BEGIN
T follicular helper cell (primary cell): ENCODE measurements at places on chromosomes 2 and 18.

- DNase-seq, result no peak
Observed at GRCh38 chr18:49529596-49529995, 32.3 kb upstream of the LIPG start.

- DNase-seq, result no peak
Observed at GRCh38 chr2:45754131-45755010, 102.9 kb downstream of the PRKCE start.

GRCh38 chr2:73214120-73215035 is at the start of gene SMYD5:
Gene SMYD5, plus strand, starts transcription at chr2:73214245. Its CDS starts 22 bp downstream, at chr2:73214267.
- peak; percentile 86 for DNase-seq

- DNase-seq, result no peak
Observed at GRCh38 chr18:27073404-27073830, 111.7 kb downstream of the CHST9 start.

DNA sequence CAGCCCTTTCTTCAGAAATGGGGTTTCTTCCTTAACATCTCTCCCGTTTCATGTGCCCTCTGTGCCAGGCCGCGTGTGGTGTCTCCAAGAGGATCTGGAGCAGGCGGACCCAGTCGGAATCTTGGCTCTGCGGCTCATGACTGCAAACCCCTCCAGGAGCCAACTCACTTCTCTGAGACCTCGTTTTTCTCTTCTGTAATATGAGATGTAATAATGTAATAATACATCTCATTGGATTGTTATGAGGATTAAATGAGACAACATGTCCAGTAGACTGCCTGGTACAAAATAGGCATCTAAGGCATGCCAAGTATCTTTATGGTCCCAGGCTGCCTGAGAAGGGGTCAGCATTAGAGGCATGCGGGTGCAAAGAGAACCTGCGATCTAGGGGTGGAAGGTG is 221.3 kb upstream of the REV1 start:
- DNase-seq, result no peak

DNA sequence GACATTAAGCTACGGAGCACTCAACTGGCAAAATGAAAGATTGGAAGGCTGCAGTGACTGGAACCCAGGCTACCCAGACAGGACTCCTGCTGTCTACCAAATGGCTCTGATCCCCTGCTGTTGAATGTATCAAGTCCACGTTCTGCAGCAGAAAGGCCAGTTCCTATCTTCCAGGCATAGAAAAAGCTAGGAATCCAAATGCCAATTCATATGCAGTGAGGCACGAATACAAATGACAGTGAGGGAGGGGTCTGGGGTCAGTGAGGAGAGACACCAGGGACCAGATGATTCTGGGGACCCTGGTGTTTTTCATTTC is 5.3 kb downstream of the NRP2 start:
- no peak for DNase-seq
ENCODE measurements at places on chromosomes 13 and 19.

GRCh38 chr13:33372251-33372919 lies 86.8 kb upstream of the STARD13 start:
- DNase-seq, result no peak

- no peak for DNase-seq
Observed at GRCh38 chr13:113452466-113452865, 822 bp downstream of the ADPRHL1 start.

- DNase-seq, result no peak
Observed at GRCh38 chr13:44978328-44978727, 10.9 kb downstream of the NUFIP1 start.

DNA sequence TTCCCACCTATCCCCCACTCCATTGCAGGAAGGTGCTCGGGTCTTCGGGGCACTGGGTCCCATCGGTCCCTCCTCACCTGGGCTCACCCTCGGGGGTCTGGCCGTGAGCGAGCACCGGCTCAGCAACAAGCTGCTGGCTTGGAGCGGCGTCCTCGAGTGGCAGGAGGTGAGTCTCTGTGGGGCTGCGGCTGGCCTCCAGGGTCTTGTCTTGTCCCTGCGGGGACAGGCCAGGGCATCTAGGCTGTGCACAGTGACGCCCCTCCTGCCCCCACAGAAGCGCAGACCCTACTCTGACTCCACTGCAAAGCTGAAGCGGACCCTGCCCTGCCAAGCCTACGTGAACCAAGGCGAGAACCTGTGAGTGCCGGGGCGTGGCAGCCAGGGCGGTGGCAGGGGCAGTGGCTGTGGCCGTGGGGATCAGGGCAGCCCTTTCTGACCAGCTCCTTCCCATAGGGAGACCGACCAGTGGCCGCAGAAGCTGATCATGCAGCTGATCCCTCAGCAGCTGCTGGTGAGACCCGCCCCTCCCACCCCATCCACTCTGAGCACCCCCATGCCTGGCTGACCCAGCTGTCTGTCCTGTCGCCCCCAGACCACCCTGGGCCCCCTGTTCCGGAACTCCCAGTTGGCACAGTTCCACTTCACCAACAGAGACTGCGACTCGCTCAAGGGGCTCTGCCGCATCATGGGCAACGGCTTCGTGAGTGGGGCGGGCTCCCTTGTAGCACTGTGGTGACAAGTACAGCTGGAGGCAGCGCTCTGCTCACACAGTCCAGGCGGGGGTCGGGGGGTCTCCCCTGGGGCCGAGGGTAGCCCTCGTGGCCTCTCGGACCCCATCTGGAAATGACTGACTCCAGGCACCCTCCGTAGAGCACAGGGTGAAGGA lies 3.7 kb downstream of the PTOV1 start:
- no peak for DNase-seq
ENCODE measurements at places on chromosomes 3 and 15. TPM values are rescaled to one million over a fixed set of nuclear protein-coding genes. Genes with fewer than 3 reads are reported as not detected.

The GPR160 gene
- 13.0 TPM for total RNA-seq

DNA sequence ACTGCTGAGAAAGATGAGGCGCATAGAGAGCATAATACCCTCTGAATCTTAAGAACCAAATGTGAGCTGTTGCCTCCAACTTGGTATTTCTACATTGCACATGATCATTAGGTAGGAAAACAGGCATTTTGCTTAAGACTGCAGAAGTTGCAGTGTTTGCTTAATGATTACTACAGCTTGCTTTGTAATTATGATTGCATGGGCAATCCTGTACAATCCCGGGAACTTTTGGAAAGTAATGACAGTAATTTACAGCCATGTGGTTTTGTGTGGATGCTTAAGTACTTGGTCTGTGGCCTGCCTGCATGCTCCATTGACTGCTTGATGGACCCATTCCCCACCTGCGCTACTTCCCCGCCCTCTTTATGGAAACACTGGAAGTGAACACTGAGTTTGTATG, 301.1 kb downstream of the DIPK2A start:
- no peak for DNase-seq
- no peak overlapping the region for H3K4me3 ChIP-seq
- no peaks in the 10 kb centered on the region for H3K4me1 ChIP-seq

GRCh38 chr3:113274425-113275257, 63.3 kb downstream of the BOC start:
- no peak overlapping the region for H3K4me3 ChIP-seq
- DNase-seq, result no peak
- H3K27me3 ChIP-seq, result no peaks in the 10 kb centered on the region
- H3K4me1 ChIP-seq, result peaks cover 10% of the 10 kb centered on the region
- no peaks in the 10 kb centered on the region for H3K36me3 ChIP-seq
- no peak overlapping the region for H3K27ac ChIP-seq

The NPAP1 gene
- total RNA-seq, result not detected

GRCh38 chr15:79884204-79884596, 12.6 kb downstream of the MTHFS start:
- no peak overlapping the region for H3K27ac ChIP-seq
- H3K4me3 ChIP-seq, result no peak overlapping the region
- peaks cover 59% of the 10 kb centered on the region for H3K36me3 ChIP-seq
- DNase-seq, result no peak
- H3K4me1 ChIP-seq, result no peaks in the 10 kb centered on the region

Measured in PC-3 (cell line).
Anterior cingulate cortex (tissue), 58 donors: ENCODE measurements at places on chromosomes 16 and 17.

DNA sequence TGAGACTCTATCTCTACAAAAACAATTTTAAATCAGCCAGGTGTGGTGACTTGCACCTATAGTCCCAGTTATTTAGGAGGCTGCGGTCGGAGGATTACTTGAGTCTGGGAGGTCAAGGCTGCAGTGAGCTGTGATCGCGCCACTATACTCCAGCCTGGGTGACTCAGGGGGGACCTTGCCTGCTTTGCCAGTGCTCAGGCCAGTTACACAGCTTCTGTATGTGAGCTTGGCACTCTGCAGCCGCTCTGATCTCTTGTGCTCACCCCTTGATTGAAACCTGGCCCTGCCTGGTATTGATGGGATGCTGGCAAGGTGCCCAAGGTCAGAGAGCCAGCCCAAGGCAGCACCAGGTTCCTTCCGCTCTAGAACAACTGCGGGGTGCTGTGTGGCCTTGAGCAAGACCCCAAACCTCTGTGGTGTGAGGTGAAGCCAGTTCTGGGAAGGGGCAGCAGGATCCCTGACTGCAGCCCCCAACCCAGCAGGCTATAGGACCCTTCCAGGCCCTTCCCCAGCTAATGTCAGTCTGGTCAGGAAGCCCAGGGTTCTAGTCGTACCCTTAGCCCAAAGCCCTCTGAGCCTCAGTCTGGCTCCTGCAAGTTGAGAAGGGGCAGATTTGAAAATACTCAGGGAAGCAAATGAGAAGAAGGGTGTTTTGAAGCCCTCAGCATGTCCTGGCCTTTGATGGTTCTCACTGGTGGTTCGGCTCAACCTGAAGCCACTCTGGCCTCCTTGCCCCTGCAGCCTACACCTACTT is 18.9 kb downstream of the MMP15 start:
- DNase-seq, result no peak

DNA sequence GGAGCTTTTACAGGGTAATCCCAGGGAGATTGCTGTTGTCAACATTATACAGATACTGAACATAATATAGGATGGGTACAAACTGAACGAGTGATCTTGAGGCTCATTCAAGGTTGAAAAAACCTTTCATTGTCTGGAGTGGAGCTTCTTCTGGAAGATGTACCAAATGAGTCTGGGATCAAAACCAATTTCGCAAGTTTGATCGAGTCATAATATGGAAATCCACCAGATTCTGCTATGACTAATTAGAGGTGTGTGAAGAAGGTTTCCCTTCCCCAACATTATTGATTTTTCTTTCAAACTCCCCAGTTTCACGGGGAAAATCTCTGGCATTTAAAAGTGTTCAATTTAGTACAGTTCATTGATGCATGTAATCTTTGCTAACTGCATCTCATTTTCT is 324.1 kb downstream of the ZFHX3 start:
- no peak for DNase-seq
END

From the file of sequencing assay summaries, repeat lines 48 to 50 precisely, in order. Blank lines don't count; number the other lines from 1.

DNA sequence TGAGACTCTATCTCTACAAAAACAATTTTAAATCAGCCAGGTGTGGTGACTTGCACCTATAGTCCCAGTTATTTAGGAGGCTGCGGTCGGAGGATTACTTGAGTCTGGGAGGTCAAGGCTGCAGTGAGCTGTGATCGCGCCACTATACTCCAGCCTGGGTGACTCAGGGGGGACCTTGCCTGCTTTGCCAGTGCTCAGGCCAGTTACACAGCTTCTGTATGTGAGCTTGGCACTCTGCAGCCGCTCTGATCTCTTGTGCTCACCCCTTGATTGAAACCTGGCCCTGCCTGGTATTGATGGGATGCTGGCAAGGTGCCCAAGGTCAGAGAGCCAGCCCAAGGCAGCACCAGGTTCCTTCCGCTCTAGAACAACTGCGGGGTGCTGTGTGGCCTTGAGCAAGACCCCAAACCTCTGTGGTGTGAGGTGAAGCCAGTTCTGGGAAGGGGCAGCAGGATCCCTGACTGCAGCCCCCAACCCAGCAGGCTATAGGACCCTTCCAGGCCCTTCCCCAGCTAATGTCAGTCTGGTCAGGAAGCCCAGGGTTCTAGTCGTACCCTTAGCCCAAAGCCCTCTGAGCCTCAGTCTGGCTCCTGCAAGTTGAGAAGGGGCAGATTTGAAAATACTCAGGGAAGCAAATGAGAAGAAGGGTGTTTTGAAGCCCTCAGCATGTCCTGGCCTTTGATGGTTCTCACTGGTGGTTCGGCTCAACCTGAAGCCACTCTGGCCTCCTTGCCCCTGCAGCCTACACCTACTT is 18.9 kb downstream of the MMP15 start:
- DNase-seq, result no peak

DNA sequence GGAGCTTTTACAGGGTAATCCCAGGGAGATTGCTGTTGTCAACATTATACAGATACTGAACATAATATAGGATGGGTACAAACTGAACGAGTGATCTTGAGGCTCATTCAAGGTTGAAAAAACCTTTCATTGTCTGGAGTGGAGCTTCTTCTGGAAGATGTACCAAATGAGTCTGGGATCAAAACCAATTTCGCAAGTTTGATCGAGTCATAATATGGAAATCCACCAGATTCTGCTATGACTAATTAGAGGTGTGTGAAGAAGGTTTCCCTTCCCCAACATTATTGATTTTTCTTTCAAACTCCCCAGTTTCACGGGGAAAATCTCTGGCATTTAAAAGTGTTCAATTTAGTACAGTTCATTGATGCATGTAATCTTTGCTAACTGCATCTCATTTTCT is 324.1 kb downstream of the ZFHX3 start: